Case BriefsHigh Courts

Karnataka High Court: H P Sandesh J. allowed the petition and quashed the proceedings initiated against the petitioners.

This petition is filed under Section 482 of Criminal Procedure Code i.e. Cr.P.C., praying this Court to quash the order of the Civil Judge and JMFC, Muddebihal, dated 13.07.2018 passed in C.C.No.167/2018 (Crime No.107/2018 of Muddebihal Police Station) taking cognizance against the petitioners   for the offences punishable under Section 171H of Penal Code, 1860 i.e. IPC and Section 3 of the Karnataka Open Places (Prevention of Disfigurement) Act, 1981.

Counsel for the petitioner Mr. Rajesh G Doddamani submitted that the Act invoked i.e., the Karnataka Open Places (Prevention  of Disfigurement) Act, 1981 is not applicable to  Muddebihal and the said Act is applicable only in respect  of particular places. Unless the same is notified in respect of particular place of Muddebihal, the police ought not to have initiated proceedings against the petitioners under Section 3 of the Act. It was also submitted that the respondents have also invoked Section 171H of IPC. The complaint is not filed under Section 195 of Cr.P.C., but the case has been registered against the petitioners and based on the police report, cognizance was taken. Therefore, when non-cognizable offence is invoked, it requires permission from the Magistrate under Section 155(2) of Cr.P.C., and hence, it requires interference of this Court.

Counsel for respondents Mr. Gururaj V Hasilkar submitted that the election was declared in respect of Muddebihal assembly constituency in 2018. When the election notification was issued by the State, the order was passed by the District Election Officer and District Magistrate, Vijayapura dated 31.03.2018 appointing flying squads and the same includes Muddebihal  Constituency. The learned counsel also relied upon the  order of the State Government dated 10.04.2018 and so also the revised order dated 31.03.2018 appointing officers consisting of flying squads. The learned counsel also relied upon the Notification of Election Commission of India dated 02.05.2018 wherein it is clarified that as per Section 126(1)(b) of the Representative of People Act, 1951, there shall not be displaying of any stickers and flags of any particularly party and the said act is in  violation of the same and there is no specific notification  for applying the above Act but election notification is  issued. It is not in dispute that the petitioners herein came to the Tahsildar’s office in vehicles displaying stickers and flags of a particular party. Hence, the proceedings initiated against the petitioners cannot be quashed.Issue: Whether Karnataka Open Places (Prevention of Disfigurement) Act, 1991 is applicable to Muddebihal or not?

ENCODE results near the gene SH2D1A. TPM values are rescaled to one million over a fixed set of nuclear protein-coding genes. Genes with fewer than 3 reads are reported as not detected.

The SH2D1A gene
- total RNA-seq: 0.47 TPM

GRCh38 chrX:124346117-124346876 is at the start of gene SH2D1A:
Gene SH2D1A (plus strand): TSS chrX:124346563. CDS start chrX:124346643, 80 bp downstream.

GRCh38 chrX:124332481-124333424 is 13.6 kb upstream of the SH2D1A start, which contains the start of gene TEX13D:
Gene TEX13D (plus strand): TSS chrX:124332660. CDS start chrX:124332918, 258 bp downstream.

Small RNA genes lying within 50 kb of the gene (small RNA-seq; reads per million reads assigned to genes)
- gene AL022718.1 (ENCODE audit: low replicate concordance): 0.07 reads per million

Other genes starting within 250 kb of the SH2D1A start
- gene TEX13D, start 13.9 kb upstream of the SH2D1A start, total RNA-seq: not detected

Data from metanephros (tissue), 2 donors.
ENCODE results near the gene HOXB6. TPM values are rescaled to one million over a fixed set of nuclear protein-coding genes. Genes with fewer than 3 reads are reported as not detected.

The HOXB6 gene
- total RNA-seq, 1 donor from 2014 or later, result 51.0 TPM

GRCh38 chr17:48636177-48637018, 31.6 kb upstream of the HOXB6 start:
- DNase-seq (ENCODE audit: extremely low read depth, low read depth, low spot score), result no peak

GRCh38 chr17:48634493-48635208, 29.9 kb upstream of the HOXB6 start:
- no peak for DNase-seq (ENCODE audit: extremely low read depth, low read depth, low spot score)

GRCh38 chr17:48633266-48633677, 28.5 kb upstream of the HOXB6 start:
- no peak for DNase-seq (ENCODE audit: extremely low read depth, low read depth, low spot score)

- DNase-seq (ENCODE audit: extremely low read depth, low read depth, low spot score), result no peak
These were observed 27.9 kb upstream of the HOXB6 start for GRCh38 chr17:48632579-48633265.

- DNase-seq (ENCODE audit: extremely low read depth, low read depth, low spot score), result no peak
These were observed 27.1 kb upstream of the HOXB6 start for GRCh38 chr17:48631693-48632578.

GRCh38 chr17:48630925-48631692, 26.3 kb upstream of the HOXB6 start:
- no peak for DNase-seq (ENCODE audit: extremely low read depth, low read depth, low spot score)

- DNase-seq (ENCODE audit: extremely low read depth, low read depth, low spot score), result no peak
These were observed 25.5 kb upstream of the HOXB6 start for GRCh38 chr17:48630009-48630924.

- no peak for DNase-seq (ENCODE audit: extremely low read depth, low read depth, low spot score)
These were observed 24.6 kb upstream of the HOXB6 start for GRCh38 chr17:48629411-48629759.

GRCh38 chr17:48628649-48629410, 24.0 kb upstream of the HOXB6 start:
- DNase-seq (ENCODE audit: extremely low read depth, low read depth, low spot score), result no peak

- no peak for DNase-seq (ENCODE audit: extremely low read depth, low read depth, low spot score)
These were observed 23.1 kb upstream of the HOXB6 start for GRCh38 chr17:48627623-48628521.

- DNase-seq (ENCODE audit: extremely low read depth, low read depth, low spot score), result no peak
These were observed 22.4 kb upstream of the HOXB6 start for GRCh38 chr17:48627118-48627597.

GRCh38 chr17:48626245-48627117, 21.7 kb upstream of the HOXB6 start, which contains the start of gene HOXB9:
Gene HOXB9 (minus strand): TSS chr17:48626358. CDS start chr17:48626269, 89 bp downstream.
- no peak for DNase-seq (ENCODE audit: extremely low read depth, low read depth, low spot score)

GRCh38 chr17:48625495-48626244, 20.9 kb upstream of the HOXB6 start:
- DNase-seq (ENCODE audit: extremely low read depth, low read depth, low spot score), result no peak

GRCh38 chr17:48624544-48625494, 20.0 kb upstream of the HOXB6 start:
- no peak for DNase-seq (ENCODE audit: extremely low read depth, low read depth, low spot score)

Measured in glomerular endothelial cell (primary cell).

The Court observed that on perusal of Section 1(2)(i) of the Act makes it clear that the Act is applicable for the cities viz., Bangalore,  Mysore, Hubli-Dharwar, Mangalore and Belgaum constituted or continued under the Karnataka Municipal  Corporation Act, 1976 or under any other law, on the fifth day of May, 1981 and Section (1)(2)(ii) of the Act says that the same come into force in the municipalities, notified areas, sanitary boards, constituted or continued under the Karnataka Municipalities Act, 1964 or under any other law, or in any other local area, on such date, as the State Government may by notification appoint and different dates may be appointed in respect of different areas.

But, no such Notification was issued in respect of Muddebihal. Hence, unless the Act is applicable to particular city and municipal area, the initiation of proceedings under the said Act is unsustainable under law.

The Court further observed that Section 171H of IPC deals with illegal payments in connection with an election. But, in the  case on hand, the allegation against the petitioners is  that they came in vehicles with flag of political party and no allegations with regard to illegal payments in  connection with election are found in the complaint.  Under the circumstances, very initiation of proceedings against the petitioners is nothing but an abuse of process of law. Hence, it is appropriate to exercise power under Section 482 of Cr.P.C., or otherwise it leads to miscarriage of justice.

The Court having considered the allegation made in the complaint as well as in the charge sheet observed that it does not attract offence under Section 171H of IPC and so also Section 3 of the Act as there is no notification. “….complaint averments and charge sheet averments do not attract the offences invoked and apart from that, the above Act is not applicable to Muddebihal and without any notification for application of the Act, proceedings have been initiated.”

The Court held “….very initiation of  proceedings against the petitioners is not sustainable in the eye of law, as there was no notification for applicability of the above Act to Muddebihal and also no ingredients of offence under Section 171H of IPC.”

[Hanmagouda v. State of Karnataka, Criminal petition No. 200377 of 2019, decided on 26-11-2021]


Arunima Bose, Editorial Assistant has reported this brief.